There’s a lot of advice out there on discipline:
“Set out your expectations.”
“Don’t smile until Christmas”
“Don’t use sarcasm”
“Establish clear routines.”
“Keep the students occupied” (Is this the same way as France was occupied from 1939-44?)
A lot of it is good. Some of it is dire. But most of it won’t get you past the front gate of your challenging (i.e. badly run) comprehensive because most of it is based on two false assumptions:
Assumption No 1: Students will acknowledge your instructions and can, with enough effort and attention, be made to obey them.
Assumption No 2: Once you have the class understanding how they are meant to behave you have dealt with the problem.
These assumptions are made because those adopting them believe that discipline is an organisational problem. This is illustrated by the use of terms such as “behaviour management” and “classroom management.” Missing from this is the realities of the contemporary classroom. You could come up with a system of identifying and punishing all crimes and misdemeanours, you can establish all your expectations and rules with the class perfectly, but you still have to face the “Fuck-Off” factor. This occurs at the point where a child in a classroom in which the teacher has established control realises that they are unable to do whatever they like and have a great danger of having to learn. They cannot play with their mobile phones. They cannot continue the conversation/football game/wrestling match/unfinished bullying from break. They cannot play on their PSP. They cannot just put their head down and have a nap. They cannot be the centre of attention for everything they say. They are confronted with the replacement of their social world with the academic world, a world they don’t control.
And they tell the teacher to “Fuck off”.
Or they do something equivalent. They walk out of the classroom to play with their friends in the corridor. They do everything necessary to stop teaching or to get sent out. They call the teacher “pathetic” or “sad” (or “smelly” or “bad breath” or “gay”). Simply put they refuse to be a part of the learning classroom.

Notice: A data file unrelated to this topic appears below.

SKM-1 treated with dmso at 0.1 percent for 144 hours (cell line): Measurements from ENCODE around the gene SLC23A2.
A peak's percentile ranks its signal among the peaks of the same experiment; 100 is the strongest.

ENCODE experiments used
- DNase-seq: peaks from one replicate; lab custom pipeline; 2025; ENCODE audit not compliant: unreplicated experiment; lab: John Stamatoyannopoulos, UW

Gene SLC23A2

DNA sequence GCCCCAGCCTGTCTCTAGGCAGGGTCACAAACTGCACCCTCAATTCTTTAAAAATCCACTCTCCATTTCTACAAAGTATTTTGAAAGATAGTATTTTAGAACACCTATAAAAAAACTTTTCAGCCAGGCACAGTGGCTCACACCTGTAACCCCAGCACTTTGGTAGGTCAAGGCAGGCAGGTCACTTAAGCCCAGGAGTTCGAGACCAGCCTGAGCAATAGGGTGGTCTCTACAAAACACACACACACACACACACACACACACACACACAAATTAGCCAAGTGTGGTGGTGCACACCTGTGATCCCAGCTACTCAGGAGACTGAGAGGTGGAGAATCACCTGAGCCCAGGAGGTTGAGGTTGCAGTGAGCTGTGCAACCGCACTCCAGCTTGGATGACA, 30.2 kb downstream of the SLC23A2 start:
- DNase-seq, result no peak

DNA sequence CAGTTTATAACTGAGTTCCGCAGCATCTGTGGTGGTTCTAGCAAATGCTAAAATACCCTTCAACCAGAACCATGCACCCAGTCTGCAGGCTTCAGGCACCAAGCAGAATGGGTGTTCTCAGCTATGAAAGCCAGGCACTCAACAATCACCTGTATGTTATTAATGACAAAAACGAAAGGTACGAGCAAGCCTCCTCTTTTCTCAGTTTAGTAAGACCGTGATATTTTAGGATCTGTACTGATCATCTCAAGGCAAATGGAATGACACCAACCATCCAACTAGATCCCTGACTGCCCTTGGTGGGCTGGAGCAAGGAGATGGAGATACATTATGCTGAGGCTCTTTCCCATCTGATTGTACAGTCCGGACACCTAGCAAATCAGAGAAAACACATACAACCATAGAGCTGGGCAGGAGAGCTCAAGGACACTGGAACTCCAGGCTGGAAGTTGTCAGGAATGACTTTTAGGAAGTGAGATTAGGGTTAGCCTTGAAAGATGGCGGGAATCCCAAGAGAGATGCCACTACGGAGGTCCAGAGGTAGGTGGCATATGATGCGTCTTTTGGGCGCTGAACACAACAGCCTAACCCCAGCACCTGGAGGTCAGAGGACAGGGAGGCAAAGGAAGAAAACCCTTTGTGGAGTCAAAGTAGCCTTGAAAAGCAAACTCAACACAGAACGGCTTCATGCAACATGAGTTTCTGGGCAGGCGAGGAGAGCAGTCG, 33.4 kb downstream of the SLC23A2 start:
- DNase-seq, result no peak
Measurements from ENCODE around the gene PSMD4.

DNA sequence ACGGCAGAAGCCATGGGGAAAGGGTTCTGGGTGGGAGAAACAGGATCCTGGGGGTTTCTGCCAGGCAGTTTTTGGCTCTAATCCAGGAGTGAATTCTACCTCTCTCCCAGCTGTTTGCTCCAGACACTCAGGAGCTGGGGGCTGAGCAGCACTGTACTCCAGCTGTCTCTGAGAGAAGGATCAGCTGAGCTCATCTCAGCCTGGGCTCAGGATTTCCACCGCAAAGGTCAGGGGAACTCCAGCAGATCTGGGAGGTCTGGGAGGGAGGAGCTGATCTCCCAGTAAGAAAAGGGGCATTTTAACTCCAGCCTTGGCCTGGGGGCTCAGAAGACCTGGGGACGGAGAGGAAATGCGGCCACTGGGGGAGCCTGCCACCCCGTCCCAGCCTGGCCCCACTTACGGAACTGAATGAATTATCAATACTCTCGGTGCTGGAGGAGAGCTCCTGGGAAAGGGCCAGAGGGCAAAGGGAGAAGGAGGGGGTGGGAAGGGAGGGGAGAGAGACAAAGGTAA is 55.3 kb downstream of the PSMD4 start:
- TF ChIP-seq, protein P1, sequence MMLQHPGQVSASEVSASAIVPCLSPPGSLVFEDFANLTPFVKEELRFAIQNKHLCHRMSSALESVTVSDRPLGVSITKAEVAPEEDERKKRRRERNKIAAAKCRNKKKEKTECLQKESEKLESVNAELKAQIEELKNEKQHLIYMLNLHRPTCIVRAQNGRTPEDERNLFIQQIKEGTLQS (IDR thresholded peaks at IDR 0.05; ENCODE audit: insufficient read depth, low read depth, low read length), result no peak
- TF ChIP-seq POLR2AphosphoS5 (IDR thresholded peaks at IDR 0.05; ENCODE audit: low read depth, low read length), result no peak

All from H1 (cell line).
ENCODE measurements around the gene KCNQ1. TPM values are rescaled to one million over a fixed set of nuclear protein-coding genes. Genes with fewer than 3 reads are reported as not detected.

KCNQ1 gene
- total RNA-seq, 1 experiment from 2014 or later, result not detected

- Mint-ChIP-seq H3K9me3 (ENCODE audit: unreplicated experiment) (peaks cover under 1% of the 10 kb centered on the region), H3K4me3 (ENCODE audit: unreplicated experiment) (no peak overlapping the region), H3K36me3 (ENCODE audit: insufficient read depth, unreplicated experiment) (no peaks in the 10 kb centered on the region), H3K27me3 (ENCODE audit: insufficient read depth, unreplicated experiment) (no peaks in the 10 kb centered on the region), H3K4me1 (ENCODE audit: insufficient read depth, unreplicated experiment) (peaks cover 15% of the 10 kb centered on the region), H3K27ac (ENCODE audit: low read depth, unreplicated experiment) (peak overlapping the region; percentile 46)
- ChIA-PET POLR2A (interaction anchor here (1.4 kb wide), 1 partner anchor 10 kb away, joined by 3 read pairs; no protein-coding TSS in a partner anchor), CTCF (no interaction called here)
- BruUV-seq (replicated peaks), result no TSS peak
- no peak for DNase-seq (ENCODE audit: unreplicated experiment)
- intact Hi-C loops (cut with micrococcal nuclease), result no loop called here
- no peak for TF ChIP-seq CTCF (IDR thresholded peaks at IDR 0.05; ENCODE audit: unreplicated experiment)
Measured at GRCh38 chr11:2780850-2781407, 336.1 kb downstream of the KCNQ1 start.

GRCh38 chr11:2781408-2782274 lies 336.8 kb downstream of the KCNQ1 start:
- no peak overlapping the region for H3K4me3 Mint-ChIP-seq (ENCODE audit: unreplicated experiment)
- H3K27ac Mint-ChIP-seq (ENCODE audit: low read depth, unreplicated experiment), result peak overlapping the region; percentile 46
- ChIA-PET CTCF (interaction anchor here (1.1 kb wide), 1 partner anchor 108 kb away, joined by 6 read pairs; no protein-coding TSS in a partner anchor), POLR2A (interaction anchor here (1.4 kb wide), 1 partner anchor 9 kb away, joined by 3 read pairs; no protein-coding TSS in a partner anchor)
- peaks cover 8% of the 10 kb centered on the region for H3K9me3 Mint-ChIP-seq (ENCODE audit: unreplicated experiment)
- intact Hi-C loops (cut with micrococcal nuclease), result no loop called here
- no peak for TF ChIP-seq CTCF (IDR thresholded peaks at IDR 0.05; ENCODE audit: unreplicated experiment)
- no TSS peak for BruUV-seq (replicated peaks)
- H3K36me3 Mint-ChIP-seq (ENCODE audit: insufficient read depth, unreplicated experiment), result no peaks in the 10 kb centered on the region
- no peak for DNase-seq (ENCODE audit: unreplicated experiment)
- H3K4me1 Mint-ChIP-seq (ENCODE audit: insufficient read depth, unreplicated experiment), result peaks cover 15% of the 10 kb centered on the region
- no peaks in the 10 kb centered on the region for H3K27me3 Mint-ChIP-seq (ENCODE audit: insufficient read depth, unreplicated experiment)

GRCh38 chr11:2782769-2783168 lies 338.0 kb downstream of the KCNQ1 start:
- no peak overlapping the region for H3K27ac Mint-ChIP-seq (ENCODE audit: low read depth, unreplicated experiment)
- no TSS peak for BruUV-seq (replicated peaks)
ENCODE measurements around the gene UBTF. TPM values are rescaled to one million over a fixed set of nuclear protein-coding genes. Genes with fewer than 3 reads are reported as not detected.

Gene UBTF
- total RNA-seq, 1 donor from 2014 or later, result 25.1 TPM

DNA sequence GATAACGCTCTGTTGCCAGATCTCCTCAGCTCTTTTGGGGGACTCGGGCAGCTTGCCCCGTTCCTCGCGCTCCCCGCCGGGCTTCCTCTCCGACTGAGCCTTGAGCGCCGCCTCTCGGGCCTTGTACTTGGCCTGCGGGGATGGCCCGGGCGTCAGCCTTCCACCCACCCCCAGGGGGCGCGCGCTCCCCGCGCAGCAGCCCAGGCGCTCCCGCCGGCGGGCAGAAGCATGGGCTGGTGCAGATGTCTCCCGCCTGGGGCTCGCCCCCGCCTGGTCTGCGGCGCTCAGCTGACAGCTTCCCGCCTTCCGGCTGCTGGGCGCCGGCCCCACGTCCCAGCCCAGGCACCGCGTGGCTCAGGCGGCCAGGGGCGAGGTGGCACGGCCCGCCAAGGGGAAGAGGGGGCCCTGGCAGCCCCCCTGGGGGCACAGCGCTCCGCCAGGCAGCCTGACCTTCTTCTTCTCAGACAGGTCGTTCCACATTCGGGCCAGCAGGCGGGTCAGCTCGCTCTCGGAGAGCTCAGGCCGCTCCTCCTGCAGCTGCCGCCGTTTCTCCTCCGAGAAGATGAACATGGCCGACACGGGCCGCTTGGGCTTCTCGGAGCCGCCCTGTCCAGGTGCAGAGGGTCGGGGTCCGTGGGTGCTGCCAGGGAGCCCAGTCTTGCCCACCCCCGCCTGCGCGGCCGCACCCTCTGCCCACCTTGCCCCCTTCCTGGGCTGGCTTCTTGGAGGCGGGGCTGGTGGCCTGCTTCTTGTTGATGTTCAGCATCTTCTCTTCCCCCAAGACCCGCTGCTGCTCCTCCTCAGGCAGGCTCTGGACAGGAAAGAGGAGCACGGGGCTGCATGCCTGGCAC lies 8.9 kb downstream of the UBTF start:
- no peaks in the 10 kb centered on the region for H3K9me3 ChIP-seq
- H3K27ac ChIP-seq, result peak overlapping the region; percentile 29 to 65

It’s what happens here that makes the real difference between schools. If you get good enough at classroom management, have the back up, and don’t try anything too different in your lessons you can get round almost every sort of behaviour in every school, up until the point where the Fuck-Off Factor comes into play. Advice on discipline assumes a classroom can become a place where learning takes place. It doesn’t take account of the fact that some children cannot tolerate a classroom where learning takes place. This isn’t a case of the natural disposition of the child, this is the deeply entrenched belief that they are the most important person in the universe, that learning is unimportant, and any failure to appreciate those two facts (which are acknowledged for 90% of their school day) is a form of malicious bullying.
What should happen is this: The child is made to leave the school and never return. No other public service allows users of the service to abusively decline the service and stop others making use of it without consequence. Doctors don’t treat people who are hitting them. The police can arrest people that abuse or obstruct them as they carry out their duties. Abusive customers are asked to leave shops, buses and bars.
Yet somehow, in the one place that does the most to set future expectations about how to behave the emphasis is on keeping them receiving the same service at the same outlet they’ve just rejected. What does happen about these kids follows this spectrum:
They are excluded for a short length of time.
Their parents are contacted.
They are told off by a more senior member of staff.
They swap classes (“it was a personality clash”).
Nothing is done about the student and the teacher is blamed for their poor relationships with the student.
You don’t understand modern teaching until you acknowledge the fact that teachers are told to fuck off and many, many times at many, many schools absolutely nothing happens.
Apologists for this state of affairs love to make excuses for the students. If students don’t like their situation then, of course, they behave badly. If you do believe this (and I know some people who read this do) then I have a challenge for you. Every time you are in a situation you don’t like during the next two weeks, just tell the nearest authority figure (or failing that the most responsible person in he room) to fuck off. Whether it’s a traffic warden, a shop assistant, a taxi-driver, your spouse, your children, your mother, your boss, a policeman, a bouncer, a bar man, an air steward, a magistrate, a high court judge, an OFSTED inspector, a council official, whoever they are, tell them to fuck off. If you can do that for two weeks without wrecking your life and possibly ending up in prison, then I will consider the possibility that the students who do that for five years of permanent education are just the victims of unfortunate circumstances behaving in a perfectly reasonable way.
Scenes from the battleground teaching blog about teaching in the UK (United Kingdom).